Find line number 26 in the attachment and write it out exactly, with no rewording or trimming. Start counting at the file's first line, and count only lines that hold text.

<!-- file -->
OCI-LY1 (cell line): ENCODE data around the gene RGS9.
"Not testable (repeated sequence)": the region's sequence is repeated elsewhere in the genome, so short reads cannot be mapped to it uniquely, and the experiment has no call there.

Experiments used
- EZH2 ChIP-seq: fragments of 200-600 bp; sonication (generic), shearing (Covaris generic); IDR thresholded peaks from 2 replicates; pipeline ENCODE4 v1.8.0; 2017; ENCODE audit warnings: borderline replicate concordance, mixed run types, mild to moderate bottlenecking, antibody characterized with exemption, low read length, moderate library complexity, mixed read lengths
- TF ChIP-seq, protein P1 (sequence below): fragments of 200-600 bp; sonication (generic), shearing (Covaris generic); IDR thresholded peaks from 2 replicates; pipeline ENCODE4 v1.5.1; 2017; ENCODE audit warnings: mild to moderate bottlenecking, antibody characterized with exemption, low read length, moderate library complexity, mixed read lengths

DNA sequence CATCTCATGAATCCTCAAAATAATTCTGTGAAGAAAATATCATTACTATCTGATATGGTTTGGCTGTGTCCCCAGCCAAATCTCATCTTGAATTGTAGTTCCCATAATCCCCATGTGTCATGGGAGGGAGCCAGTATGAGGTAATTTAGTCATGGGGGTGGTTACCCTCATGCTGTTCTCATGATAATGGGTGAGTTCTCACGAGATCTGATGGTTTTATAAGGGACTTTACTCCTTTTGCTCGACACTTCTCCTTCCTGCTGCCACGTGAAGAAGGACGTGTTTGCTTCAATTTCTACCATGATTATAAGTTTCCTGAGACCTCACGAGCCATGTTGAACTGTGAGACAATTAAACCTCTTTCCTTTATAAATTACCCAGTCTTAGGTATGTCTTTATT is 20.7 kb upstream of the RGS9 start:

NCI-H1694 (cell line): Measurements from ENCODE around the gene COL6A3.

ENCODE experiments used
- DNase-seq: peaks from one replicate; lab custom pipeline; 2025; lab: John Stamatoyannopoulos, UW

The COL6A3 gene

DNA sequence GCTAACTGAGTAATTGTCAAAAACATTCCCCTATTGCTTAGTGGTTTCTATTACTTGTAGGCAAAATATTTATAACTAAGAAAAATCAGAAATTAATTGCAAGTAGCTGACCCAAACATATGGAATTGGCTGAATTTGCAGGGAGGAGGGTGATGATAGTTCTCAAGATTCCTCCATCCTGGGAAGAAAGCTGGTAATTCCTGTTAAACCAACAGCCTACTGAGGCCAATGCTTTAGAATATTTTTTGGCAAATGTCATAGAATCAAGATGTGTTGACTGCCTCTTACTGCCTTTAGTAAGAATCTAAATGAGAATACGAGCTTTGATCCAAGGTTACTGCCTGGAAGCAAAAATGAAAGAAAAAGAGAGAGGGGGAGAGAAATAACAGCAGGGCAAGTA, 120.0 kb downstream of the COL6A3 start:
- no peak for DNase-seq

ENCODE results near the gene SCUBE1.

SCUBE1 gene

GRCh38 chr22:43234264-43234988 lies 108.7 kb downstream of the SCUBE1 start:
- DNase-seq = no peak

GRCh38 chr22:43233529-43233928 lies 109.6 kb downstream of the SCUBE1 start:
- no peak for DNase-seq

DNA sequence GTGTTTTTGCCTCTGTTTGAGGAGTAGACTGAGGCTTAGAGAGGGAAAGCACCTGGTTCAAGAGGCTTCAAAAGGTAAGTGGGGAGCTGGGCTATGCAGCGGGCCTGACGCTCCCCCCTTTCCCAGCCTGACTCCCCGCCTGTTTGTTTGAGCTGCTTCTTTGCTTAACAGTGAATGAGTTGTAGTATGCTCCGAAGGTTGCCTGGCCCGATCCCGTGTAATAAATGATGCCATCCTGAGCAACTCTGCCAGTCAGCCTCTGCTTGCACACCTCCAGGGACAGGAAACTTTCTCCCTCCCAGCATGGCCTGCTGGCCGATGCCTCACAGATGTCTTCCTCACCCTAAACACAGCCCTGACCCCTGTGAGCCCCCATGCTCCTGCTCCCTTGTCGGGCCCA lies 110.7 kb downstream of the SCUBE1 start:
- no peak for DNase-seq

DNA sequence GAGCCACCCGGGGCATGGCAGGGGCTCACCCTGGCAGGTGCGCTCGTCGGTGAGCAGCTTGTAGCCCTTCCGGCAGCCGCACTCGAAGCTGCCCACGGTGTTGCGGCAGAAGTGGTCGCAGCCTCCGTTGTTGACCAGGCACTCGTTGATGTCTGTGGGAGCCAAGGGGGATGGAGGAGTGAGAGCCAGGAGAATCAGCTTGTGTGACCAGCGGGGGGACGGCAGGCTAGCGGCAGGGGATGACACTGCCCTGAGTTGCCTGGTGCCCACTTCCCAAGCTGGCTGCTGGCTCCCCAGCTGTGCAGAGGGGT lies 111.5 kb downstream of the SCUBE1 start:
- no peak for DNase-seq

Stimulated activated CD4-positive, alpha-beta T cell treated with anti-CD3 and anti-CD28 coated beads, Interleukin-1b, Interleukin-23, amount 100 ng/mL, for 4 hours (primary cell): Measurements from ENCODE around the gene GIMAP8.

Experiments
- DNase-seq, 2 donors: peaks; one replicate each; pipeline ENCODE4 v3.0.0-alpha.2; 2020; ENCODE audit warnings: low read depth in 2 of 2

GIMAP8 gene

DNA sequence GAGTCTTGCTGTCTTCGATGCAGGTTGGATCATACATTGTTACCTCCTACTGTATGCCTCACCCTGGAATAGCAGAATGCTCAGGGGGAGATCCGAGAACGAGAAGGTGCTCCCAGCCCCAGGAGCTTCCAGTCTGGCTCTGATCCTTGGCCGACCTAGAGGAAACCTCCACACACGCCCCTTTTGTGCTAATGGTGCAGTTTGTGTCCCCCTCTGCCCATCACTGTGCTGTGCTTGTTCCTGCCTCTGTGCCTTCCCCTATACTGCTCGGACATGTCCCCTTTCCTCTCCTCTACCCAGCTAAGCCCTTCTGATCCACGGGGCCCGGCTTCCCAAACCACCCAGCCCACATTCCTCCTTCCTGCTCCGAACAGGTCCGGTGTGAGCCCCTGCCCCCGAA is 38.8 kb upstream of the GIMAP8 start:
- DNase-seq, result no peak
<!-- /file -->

GIMAP8 gene